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Biden urges Congress to pass 'pivotal' Ukraine, Israel war aid

 

AFP

 

WASHINGTON — President Joe Biden urged Republicans on Wednesday to drop opposition to a long-delayed military aid package for Ukraine and Israel, saying the US allies are in a "pivotal" moment of conflicts against Russia and Iran.
 
"While both countries can capably defend their own sovereignty, they depend on American assistance, including weaponry, to do it. And this is a pivotal moment," Biden wrote in an op-ed in The Wall Street Journal.
 
Biden's direct appeal came as Republicans in the House of Representatives continue to squabble over whether to back Ukraine, which is running out of ammunition as it fights for a third year against President Vladimir Putin's invasion.
 
Billions of dollars of aid — already approved in the Senate, before being blocked in the House — would also renew the US weapons flow to Israel which came under a massive drone attack by Iran over the weekend.
 
"It's a strong and sensible plan. It shouldn't be held hostage any longer by a small group of extreme Republican House members," Biden wrote.
 
 
Republican House Speaker Mike Johnson has said he will introduce his own aid plan shortly, but he faces a fierce backlash from hard-right members of his party who oppose further military support for Ukraine and it remained unclear Wednesday when or whether the speaker would be able to move ahead.
 
Investing in America 
 
Biden argued in the Journal that the aid is needed for US security.
 
“Both Ukraine and Israel are under attack by brazen adversaries that seek their annihilation. Mr Putin wants to subjugate the people of Ukraine and absorb their nation into a new Russian empire. The government of Iran wants to destroy Israel forever — wiping the world’s only Jewish state off the map,” Biden wrote.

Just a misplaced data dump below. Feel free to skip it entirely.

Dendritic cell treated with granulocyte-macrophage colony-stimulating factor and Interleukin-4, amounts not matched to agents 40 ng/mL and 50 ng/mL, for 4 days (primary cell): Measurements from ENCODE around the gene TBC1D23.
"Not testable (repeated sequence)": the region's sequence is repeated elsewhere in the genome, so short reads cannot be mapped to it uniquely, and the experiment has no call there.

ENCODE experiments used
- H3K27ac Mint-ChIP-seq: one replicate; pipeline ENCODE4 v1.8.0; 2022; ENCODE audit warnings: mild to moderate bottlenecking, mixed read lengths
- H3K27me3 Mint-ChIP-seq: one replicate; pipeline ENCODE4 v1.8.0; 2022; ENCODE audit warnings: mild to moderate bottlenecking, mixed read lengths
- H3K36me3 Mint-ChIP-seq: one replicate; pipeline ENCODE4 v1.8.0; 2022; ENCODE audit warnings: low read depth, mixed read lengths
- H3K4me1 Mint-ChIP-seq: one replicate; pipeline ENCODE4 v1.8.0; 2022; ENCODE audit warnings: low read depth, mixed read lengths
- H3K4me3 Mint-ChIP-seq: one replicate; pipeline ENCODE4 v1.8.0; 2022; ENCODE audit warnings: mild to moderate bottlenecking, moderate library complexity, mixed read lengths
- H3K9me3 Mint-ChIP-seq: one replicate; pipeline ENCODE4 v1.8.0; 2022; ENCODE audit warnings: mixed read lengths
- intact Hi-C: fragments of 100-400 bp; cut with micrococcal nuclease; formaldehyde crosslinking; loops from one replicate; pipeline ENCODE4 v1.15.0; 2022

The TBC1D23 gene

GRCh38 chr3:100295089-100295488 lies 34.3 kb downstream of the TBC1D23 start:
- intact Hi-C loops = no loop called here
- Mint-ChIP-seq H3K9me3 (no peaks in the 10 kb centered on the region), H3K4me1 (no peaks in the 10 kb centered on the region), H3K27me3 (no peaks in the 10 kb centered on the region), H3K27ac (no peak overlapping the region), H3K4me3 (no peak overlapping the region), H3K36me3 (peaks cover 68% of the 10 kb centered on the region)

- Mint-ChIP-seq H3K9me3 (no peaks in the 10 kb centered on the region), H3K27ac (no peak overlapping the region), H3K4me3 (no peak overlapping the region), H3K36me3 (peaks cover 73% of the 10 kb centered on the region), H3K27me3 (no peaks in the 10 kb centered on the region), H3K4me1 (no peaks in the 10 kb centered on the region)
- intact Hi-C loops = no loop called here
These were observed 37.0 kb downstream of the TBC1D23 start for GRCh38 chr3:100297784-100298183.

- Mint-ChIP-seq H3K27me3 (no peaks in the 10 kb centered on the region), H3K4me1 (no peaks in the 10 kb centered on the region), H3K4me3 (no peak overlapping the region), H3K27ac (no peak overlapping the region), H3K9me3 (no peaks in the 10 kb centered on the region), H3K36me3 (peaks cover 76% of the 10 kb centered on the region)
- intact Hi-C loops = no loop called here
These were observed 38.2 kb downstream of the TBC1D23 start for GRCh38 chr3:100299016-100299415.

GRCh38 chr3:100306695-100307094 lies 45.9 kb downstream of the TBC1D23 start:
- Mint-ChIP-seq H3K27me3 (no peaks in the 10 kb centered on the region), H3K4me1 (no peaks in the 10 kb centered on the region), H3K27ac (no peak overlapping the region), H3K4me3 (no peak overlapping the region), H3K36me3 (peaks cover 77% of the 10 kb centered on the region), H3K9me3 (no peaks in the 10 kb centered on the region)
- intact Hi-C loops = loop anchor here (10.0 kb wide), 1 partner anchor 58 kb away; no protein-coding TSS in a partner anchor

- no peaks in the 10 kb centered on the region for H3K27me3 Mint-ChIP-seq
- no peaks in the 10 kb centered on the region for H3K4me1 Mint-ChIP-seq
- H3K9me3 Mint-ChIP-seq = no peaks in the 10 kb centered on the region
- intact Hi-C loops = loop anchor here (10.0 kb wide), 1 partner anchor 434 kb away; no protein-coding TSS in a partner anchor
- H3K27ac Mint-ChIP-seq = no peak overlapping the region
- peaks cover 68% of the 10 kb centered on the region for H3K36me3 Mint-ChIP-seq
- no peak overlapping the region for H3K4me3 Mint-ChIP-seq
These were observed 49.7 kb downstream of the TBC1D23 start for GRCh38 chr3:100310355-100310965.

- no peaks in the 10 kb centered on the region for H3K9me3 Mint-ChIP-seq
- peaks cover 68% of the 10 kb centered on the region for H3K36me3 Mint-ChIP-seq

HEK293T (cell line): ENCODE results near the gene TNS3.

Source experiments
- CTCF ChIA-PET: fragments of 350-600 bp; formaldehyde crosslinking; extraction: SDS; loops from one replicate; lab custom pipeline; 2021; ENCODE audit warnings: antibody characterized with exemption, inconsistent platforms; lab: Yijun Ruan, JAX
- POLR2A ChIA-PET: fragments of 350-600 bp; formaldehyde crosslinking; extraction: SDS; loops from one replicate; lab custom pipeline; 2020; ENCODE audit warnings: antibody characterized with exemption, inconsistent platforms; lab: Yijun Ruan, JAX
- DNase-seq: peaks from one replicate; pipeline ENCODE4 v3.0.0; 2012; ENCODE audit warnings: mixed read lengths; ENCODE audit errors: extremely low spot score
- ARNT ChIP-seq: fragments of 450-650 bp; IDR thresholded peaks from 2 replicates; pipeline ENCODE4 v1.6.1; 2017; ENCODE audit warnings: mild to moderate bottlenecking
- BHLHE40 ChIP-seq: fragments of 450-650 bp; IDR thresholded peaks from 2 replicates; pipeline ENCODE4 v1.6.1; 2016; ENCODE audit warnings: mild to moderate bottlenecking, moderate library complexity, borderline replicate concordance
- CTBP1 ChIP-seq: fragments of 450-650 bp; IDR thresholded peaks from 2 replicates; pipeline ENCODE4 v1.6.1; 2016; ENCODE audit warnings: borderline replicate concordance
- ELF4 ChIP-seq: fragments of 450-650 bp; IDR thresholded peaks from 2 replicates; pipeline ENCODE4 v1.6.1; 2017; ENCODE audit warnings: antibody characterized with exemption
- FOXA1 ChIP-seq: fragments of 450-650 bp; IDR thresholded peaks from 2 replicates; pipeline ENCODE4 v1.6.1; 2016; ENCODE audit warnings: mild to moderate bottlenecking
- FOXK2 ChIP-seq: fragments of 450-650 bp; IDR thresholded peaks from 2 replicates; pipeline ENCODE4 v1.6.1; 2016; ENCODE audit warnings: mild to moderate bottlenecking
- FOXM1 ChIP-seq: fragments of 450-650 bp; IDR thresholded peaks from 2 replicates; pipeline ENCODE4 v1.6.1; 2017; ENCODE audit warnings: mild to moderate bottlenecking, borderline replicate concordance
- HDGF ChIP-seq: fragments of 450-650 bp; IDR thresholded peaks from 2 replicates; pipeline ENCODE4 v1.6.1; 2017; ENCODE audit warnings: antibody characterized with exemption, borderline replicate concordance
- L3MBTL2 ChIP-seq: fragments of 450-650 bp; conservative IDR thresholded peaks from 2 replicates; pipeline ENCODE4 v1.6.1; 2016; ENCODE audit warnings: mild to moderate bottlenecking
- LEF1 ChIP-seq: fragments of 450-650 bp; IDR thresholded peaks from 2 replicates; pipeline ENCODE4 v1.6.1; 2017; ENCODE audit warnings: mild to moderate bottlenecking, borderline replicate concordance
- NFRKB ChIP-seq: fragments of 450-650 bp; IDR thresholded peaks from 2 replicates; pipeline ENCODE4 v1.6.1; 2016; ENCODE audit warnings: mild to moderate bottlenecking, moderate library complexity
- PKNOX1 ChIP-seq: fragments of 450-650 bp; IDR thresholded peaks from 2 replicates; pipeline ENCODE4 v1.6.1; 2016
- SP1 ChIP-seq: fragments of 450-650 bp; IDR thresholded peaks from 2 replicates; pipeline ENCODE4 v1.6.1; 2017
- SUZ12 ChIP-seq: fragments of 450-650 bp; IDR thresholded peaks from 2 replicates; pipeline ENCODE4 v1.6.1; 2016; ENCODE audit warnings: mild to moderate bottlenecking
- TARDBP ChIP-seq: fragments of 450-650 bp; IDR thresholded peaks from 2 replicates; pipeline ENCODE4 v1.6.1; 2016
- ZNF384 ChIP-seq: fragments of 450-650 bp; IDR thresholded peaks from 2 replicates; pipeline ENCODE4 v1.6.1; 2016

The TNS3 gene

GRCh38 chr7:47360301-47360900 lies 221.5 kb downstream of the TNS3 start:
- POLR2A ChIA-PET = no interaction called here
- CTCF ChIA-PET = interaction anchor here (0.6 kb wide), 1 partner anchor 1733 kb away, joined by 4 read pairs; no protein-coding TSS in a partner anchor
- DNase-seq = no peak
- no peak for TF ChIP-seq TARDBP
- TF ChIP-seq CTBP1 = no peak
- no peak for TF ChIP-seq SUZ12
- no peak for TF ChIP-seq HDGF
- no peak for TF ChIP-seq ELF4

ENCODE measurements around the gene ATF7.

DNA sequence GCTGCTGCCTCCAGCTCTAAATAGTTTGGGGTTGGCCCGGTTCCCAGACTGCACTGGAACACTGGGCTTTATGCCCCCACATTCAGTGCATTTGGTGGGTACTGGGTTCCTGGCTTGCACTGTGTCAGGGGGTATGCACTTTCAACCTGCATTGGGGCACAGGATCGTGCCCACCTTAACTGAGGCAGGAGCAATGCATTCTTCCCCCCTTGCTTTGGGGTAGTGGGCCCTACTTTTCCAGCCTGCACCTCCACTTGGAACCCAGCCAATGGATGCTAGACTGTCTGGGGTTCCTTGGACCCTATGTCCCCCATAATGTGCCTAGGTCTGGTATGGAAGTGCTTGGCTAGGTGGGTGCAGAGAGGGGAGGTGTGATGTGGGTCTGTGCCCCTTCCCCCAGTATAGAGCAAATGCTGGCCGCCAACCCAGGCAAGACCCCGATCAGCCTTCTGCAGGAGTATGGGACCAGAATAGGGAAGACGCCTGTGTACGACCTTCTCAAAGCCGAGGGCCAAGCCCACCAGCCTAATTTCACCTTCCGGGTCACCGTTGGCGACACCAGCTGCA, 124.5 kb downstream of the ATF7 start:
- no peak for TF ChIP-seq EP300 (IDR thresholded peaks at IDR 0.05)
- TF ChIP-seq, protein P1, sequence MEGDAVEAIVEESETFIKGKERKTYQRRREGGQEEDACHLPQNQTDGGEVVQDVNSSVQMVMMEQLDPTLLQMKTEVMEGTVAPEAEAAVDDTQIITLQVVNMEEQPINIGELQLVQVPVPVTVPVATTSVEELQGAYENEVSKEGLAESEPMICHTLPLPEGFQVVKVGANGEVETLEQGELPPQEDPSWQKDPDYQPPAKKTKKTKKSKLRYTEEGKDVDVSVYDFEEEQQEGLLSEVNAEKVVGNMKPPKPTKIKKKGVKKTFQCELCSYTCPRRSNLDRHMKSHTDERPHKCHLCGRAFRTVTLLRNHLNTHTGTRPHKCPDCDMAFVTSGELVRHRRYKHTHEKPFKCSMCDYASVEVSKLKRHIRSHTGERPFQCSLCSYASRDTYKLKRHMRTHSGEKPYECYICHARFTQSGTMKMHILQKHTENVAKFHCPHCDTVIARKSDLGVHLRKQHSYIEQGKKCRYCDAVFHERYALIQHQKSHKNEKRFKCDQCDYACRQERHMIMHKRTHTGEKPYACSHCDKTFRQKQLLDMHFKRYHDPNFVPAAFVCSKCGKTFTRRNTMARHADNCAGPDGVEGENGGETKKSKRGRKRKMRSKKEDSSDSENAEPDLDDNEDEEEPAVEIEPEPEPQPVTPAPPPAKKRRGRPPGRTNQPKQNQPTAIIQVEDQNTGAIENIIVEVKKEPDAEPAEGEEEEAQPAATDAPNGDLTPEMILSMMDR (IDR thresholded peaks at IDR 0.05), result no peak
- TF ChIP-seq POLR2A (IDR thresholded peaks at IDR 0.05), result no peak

“America must never accept either outcome — not only because we stand up for our friends, but because our security is on the line, too.”
 
In an attempt to address Republican criticism that the United States cannot afford to spend money on Ukraine’s fight against Russia, Biden said it would not be “blank checks”.
 
The weaponry for Ukraine would be built in US factories, he said.
 
“We’d be investing in America’s industrial base, buying American products made by American workers, supporting jobs in nearly 40 states, and strengthening our own national security. We’d help our friends while helping ourselves,” Biden said.
 
He also sought to allay concerns about the aid to Israel within his own Democratic party, where growing numbers of members oppose arming Israel during its devastating war against Hamas in civilian-packed Gaza.
 
The bill approved by the Senate, Biden said, includes funding to “continue delivering urgent humanitarian aid for the people of Gaza”.
 

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